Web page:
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Probably the best point here by far.

I didn't start learning to program because I wanted to program, I learned to program because I saw a file called GORILLA.BAS in one of the folders on my MS-DOS machine.

Once I figured out I could open it in QBASIC and just press F5.... that was it... I would be a programmer for my next 20+ years and counting.

EDIT:

I would also like to point out how important the QBASIC IDE was as well. F5 to run. Put your cursor over any function and press F1 and it gave you a full description. It fixed your syntax (somewhat) as you coded too. It would highlight the line where the error happened. It literally held your hand through creating whatever you could dream up at the time.

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My experience almost exactly mirrors yours. When I was in grade school, there was a shared computer in the hallway outside the eighth-grade classroom, and if the teachers trusted you enough, you could stay in and use it instead of going outside for recess. A few buddies and I would congregate around the PC and play Gorillas. And once we figured out how to edit the source code and do weird things with gravity, or cause tremendous banana explosions, we were hooked! (And, I think several of us went on to become programmers.) It was kind of like the thrill you'd get when you used Game Genie on an NES game for the first time.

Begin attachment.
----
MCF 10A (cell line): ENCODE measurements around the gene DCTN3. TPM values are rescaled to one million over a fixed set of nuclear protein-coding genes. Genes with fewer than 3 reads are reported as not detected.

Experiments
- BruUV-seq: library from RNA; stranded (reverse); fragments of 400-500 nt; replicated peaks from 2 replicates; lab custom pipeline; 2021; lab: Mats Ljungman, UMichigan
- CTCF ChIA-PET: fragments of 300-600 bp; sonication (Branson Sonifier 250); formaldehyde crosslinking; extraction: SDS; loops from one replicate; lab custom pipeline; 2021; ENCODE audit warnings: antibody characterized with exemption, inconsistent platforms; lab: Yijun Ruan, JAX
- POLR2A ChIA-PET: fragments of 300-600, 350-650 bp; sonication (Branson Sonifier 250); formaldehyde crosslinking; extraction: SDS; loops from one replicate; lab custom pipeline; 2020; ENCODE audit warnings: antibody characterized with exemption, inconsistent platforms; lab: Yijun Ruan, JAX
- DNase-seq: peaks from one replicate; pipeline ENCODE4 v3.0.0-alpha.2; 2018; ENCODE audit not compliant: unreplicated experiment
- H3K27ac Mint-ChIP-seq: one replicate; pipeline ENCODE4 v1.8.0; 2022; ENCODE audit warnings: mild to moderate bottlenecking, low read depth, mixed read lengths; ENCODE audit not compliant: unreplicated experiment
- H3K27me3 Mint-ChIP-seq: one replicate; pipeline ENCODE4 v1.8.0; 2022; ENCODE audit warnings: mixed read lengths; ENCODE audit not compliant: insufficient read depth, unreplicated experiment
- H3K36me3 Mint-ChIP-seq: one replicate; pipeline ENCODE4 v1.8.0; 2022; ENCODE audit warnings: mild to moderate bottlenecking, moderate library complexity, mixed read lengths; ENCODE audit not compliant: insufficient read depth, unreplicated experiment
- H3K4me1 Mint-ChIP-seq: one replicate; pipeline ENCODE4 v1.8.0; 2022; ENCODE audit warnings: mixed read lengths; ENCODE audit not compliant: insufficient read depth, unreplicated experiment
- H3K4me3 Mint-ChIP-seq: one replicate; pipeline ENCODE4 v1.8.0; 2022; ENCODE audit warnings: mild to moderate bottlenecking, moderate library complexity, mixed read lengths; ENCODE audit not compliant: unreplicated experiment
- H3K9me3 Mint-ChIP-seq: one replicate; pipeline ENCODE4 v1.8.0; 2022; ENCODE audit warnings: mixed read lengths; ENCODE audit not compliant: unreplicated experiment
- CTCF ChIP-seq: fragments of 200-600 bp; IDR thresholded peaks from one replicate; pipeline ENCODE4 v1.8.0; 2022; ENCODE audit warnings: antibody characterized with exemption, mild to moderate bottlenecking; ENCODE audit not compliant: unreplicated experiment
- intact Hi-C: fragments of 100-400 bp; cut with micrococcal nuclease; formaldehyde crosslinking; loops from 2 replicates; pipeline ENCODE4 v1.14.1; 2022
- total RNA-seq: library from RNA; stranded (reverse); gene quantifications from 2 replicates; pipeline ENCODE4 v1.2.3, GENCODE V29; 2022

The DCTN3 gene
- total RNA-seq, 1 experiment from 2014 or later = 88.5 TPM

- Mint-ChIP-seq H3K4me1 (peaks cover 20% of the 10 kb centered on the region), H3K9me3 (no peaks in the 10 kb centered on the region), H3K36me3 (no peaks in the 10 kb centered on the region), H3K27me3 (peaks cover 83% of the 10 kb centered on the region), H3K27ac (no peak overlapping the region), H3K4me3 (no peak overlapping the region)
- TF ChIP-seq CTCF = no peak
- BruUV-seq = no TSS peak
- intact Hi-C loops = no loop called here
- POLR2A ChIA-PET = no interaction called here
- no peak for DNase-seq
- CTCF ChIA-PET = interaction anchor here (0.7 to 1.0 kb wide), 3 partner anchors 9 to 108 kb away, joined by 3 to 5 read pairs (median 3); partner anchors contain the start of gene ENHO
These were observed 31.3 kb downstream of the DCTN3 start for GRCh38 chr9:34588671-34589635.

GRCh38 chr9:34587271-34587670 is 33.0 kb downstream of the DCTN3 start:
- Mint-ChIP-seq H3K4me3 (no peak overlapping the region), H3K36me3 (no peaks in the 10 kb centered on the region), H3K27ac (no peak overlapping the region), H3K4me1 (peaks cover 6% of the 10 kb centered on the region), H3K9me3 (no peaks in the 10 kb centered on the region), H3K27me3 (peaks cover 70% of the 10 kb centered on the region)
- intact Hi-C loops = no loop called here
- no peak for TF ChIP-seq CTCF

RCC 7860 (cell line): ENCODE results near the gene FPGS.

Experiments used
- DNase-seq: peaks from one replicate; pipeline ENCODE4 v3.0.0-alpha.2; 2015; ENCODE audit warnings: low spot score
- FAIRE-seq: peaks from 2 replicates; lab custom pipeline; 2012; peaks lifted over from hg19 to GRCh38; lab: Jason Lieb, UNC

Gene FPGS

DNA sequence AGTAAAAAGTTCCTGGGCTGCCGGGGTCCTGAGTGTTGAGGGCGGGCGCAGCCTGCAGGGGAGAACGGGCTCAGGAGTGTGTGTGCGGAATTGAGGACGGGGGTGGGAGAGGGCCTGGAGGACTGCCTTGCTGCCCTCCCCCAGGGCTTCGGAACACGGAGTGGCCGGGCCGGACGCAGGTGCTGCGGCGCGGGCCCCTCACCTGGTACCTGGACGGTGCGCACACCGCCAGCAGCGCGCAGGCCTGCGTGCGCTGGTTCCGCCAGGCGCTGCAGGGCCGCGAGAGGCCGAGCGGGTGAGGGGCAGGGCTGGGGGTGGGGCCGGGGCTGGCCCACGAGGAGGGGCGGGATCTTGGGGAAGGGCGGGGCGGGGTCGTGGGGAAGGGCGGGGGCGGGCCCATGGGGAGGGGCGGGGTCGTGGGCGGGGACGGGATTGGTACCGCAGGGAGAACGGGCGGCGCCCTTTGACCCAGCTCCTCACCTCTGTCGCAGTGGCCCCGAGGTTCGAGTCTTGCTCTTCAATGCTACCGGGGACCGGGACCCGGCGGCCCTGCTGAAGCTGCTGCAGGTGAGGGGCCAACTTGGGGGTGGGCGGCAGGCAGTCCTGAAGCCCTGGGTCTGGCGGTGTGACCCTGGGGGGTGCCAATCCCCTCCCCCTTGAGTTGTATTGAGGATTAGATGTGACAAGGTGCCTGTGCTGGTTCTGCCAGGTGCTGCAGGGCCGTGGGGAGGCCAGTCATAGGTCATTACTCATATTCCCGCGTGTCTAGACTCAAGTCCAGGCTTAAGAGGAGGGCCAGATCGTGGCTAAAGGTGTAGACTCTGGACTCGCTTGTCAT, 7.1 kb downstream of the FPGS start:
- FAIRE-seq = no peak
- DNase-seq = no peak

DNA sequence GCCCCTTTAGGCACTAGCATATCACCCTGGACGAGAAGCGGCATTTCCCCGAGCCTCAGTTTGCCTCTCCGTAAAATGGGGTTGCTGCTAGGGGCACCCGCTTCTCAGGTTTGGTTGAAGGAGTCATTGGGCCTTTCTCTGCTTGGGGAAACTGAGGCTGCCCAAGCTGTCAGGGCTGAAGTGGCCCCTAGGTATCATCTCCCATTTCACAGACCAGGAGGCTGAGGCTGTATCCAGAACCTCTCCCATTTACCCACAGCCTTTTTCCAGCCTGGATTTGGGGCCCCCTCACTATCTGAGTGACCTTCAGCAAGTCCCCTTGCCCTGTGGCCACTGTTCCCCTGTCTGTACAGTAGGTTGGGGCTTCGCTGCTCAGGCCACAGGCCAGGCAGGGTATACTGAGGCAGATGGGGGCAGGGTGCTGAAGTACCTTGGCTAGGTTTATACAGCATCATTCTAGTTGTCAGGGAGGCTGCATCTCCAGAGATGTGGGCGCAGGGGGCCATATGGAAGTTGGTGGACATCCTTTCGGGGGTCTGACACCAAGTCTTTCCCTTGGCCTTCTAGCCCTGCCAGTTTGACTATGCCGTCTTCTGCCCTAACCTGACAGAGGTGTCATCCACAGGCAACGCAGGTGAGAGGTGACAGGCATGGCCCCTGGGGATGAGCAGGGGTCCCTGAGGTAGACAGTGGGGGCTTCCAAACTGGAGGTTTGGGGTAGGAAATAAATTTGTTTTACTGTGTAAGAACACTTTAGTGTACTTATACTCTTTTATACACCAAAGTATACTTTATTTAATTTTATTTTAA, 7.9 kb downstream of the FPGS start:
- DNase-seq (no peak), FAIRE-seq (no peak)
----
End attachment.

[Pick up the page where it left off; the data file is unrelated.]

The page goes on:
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I think that's the best way to get kids into coding, not some forcefed programming gui, but "Hey, here's a game you can play in class!" and then just give suggestive nods towards the source code and "what happens if you change this?" Next thing you know, kids are all trying to one up each other's programming, pulling apart the source and putting it back together without realizing that they're programming. I got into electronics by pulling apart toys and looking what makes them tick, there's no reason the same couldn't be done for code.

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Yes, thank you, I almost forgot about how it really began with tweaking the code for the game itself! Great memories. Reminds me of how so many old games had .dat files (or something similar) that you could mess with initial settings or screw with the sounds.

This gives me a good idea for teaching my kids to program. Why start from scratch? I'm going to give them a game like this, with code, and see if they can do something crazy with it!